CERIAS Security Seminar Podcast CERIAS Security Seminar series video podcasts.
- Dave Henthorn, “Educating the Next Generation on the Challenges of Securing Critical Infrastructure”by CERIAS on July 14, 2021 at 5:30 pm
Cyberattacks on critical infrastructure such as power plants, dams, and chemical facilities are increasing in both intensity and sophistication, with attackers actively exploiting the cultural divide between the engineers who design and run these facilities and the cybersecurity people who protect them. At Rose-Hulman, we are building a multidisciplinary Critical Infrastructure Laboratory to bring these groups together with the goal of educating the next generation on the difficulties of designing and securing facilities vital to our national and economic security.
- Winn Schwartau, “Security is Probabilistic, Not Deterministic: Get Over It”by CERIAS on July 7, 2021 at 5:30 pm
Since the inception of computer/data/cyber/network securitysome fifty years ago, one recurring question has beset our industry: “How do wesecure it?” By its very nature, that question has propagated as a harmful meme,by implying that a binary deterministic answer is available, or even possible. This talk examines security through a non-deterministiclens, applying probabilistic and analogue functions to discover new approachesto defending anthro-cyber-kinetic systems.
- Neil Daswani, “Big Breaches: Cybersecurity Lessons For Everyone”by CERIAS on June 30, 2021 at 5:30 pm
This talk covers the key lessons learned and root causes from the biggest mega-breaches and the 9,000+ reported breaches over the past 15 years. By analyzing the histories, stories, and deep dives of breaches such as those at Target, JPMorganChase, OPM, Yahoo, Equifax, Facebook, Marriott, Capital One, and the SolarWinds hack, I will also lay the groundwork for a roadmap to recovery based on the root causes.
- Laura Thomas, “National Security Implications of Quantum Technology”by CERIAS on June 23, 2021 at 5:30 pm
Quantum technology will be transformational. When applied, quantum has the power to dramatically improve our society, as well as cause major disruptions on the national security and economic security fronts. This presentation will provide an overview of the fundamentals of quantum technology, to include the three major branches of quantum technology development: quantum computing, quantum sensing, and quantum networking. We will discuss use cases for each and explore where the technology stands today, its commercialization and hardware engineering challenges, and potential pathways for a quantum future.
- Ida Ngambeki, “Understanding the Human Hacker”by CERIAS on June 16, 2021 at 5:30 pm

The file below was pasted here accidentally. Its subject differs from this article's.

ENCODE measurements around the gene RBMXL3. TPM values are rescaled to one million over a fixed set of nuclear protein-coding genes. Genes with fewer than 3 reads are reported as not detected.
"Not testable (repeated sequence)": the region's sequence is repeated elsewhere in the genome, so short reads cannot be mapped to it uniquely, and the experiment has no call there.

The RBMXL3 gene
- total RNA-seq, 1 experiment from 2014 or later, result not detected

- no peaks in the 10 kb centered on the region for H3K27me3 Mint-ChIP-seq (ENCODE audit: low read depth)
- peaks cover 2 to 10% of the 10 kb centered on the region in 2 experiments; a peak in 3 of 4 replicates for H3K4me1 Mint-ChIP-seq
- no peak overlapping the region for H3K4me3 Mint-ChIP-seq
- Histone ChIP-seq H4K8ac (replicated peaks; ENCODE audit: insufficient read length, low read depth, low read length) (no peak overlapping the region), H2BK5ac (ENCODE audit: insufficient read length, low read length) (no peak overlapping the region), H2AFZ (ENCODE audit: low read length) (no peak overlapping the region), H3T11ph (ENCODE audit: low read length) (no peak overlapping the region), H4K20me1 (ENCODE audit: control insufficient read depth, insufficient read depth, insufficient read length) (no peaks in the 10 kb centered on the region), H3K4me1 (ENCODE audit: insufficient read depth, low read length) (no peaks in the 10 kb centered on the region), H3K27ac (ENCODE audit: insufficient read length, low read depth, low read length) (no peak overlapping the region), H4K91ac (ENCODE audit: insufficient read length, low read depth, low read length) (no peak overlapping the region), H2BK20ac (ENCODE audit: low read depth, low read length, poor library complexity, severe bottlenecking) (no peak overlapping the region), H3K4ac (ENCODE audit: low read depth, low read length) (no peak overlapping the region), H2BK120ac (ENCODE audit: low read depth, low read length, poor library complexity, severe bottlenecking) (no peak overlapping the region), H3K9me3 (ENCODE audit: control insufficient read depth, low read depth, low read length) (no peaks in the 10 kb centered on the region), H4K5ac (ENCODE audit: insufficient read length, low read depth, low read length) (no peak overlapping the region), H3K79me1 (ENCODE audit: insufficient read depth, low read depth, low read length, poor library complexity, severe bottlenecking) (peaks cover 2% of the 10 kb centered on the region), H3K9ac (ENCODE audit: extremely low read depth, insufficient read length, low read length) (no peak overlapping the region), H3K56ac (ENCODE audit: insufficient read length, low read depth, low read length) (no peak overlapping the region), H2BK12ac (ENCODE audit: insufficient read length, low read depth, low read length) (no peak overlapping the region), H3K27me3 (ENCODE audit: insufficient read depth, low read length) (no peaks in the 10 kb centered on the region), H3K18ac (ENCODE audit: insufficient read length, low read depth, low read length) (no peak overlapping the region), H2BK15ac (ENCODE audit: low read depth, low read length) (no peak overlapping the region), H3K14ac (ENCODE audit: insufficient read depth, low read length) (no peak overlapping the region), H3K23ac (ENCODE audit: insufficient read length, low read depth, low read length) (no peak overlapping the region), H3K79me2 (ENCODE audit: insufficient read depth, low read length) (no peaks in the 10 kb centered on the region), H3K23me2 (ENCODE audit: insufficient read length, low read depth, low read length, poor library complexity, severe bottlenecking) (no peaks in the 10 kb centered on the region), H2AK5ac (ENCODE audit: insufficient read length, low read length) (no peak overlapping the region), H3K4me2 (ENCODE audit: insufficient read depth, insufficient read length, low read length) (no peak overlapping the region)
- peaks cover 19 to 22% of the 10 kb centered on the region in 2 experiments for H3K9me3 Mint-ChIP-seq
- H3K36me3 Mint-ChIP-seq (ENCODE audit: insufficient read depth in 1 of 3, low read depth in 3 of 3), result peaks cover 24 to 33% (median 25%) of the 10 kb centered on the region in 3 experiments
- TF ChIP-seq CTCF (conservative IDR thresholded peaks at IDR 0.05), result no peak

Social Engineering is employed in 97% of cybersecurity attacks. This makes social engineering penetration testing an important aspect of cybersecurity. Social engineering penetration testing is a specialized area requiring skills and abilities substantially different from other types of penetration testing. Training for social engineering penetration testing as well as understanding what skills, abilities, and personalities make for good social engineers is not well developed. This mixed methods study uses surveys and interviews conducted with social engineering pen testers to examine their pathways into the field, what personality traits contribute to success, what skills and abilities are necessary and what challenges these professionals commonly face. The results are used to make recommendations for training.
- Neil Gong, “Secure Federated Learning”by CERIAS on June 9, 2021 at 5:30 pm
Federated learning is an emerging machine learning paradigm to enable many clients (e.g., smartphones, IoT devices, and edge devices) to collaboratively learn a model, with help of a server, without sharing their raw local data. Due to its communication efficiency and potential promise of protecting private or proprietary user data, and in light of emerging privacy regulations such as GDPR, federated learning has become a central playground for innovation. However, due to its distributed nature, federated learning is vulnerable to malicious clients. In this talk, we will discuss local model poisoning attacks to federated learning, in which malicious clients send carefully crafted local models or their updates to the server to corrupt the global model. Moreover, we will discuss our work on building federated learning methods that are secure against a bounded number of malicious clients.
- Leigh Metcalf, “The Gauntlet of Cybersecurity Research”by CERIAS on June 2, 2021 at 5:30 pm